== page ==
I have discovered that the morning, just a bit after nine, and certainly before ten, is the best time for walking around in the city. Traffic is still quite smooth and easy and some streets are almost empty.

This morning I took a rickshaw to the park for a walk and, for the first time, I could see people cleaning the streets. I had been wondering about that.

I could now see several employees of the Ahmedabad Municipal Council wearing their neon vests sweeping the pavements. And overall I could see people doing the same exercise. Sweeping the abundant litter, piling it and lighting it up. Which explains all the reeking pyres that you can  be seen and smelt a bit here and there and everywhere.

And the garden, oh the garden, I have a soft spot for the garden. In the morning it is even more lush and green, with frantic squirrels running around,  couples sitting on a bench cuddling, or studying on the lawn, brisk walkers, all in harmony. With  the honking, stress and dust  at a safe distance.

I so much appreciate the fact that people take some time to start their days with physical exercise, or just take the opportunity to be with each other in a haven of peace.

We, people of the cities, need more – easily accessible – gardens and parks, and less polluting and noisy motorised vehicles, don’t you think? City planning has often managed to ostracise all this magnificent greenery from our lives.

The mere fact of having taken a relaxing walk filled me with positive energy. How was your start of the day?

In just a few days it’s my birthday. To be precise, it’s on this very Saturday.

One thing I love for my birthday is to get breakfast in bed, preferably accompanied by singing happy birthday in Swedish, but I am not stringent about the latter.

The moral of the story is that I will obviously not be getting any breakfast in bed as nobody around here even KNOWS it’s my birthday on Saturday.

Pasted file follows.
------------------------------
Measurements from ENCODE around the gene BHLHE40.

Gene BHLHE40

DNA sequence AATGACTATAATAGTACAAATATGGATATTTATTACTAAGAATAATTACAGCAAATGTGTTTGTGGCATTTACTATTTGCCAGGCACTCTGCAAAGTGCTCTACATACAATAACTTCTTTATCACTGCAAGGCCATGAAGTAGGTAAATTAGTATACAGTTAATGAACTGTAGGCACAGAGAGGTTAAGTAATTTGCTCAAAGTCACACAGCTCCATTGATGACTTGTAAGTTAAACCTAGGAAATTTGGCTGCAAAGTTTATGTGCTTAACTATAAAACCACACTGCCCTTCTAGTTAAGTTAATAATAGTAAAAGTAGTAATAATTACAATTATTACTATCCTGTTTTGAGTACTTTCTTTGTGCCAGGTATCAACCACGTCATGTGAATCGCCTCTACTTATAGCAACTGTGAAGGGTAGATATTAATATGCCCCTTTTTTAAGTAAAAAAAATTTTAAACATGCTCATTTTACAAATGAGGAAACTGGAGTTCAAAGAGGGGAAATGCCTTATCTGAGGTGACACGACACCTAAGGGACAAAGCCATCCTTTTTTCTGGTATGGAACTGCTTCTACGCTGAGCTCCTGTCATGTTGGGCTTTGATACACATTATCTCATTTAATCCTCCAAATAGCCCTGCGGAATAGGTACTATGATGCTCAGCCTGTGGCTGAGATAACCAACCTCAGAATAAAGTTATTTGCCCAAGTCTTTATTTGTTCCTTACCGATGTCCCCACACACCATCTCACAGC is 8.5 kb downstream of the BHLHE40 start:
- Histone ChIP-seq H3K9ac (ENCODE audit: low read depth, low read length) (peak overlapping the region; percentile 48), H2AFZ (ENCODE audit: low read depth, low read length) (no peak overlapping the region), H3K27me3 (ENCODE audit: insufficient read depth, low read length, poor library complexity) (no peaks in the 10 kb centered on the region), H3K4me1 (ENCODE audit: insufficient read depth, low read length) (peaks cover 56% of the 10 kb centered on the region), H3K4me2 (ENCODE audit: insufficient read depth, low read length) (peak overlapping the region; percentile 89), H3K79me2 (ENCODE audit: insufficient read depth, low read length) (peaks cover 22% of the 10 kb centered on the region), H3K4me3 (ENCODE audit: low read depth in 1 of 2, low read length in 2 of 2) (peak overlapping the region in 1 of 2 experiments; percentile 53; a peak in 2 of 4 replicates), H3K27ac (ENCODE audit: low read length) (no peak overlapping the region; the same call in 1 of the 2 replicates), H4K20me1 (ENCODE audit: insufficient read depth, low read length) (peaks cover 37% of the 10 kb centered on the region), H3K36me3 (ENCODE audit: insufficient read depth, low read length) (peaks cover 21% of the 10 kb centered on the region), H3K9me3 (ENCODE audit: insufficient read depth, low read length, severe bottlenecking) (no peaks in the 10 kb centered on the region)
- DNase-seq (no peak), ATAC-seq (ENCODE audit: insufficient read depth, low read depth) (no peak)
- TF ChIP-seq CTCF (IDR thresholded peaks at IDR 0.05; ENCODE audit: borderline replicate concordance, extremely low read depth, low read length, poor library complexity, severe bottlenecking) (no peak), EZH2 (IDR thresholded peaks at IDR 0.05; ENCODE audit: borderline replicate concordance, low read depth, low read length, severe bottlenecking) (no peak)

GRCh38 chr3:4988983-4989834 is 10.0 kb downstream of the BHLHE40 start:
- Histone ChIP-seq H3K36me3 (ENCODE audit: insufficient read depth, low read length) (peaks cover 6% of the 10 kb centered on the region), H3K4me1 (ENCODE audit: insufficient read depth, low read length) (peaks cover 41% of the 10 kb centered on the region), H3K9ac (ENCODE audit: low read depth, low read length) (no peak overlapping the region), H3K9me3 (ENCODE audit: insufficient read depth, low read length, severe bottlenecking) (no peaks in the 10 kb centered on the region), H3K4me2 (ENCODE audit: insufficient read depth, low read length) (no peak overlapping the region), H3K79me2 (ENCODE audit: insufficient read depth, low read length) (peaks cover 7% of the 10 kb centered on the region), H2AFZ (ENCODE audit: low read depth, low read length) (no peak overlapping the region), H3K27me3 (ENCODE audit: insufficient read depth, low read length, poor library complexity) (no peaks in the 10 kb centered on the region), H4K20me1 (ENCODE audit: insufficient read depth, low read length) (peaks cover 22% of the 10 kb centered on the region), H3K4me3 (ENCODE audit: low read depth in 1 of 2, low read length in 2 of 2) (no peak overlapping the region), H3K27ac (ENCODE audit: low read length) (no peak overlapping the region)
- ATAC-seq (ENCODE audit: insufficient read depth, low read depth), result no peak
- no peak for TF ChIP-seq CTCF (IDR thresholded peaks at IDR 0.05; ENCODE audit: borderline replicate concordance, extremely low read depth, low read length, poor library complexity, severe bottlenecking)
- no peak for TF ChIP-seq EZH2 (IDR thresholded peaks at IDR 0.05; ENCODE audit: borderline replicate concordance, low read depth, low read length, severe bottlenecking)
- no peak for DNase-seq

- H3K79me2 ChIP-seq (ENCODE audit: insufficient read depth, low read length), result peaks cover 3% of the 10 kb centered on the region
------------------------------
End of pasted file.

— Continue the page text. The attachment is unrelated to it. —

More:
So I was thinking I should ask YOU, yes YOU, to BRING ME BREAKFAST IN BED!

It is easy, all you need to do is:

a) make nice breakfast and take a picture
b) write your wishes – if you wish
c) send me your picture & wishes by email, preferably by 26 February – a small delay is not the end of the world.

I will post all your breakfast pictures on my blog next week, with the best 3 on top!


a) because you love me
b) because it’s a good excuse for making yourself yummy breakfast – obviously I cannot help you with the eating part 😉
c) the best breakfast will get a little smth from India

🙂 🙂 🙂 Just play along, pretty pleeeeaaase!

This Monday was a Hindu holiday – mahashivaratri – the great night of Lord Shiva.

There seem to be several legends behind the origin of this celebration and reading about it on Wikipedia did not help much…..

However, I was told by a local girl that celebrations include fasting, performing puja and offering prashad of bel patri leaves, potato, datura (a poisonous fruit), milk and bhang, a fermented drink.

I do not know anything about Hinduism, but something tells me it israther complicated.

I had some quite colourful experiences at the beginning of my stay here in Gujarat, when I still was  with ‘the group’.

First of all, I assisted to a fully-fledged Hindu wedding, a rather light-weight manifestation of religious customs.

Lord Ganesha was of course there, as the remover of obstacles and lord of beginnings, one of the most revered deities of the Hindu pantheon.

Some days after the wedding, we were the guests of honour at a ceremony of appeasement of the nine planets, especially organised for us.

Several Brahmins were there, chanting specific mantras for each  celestial body.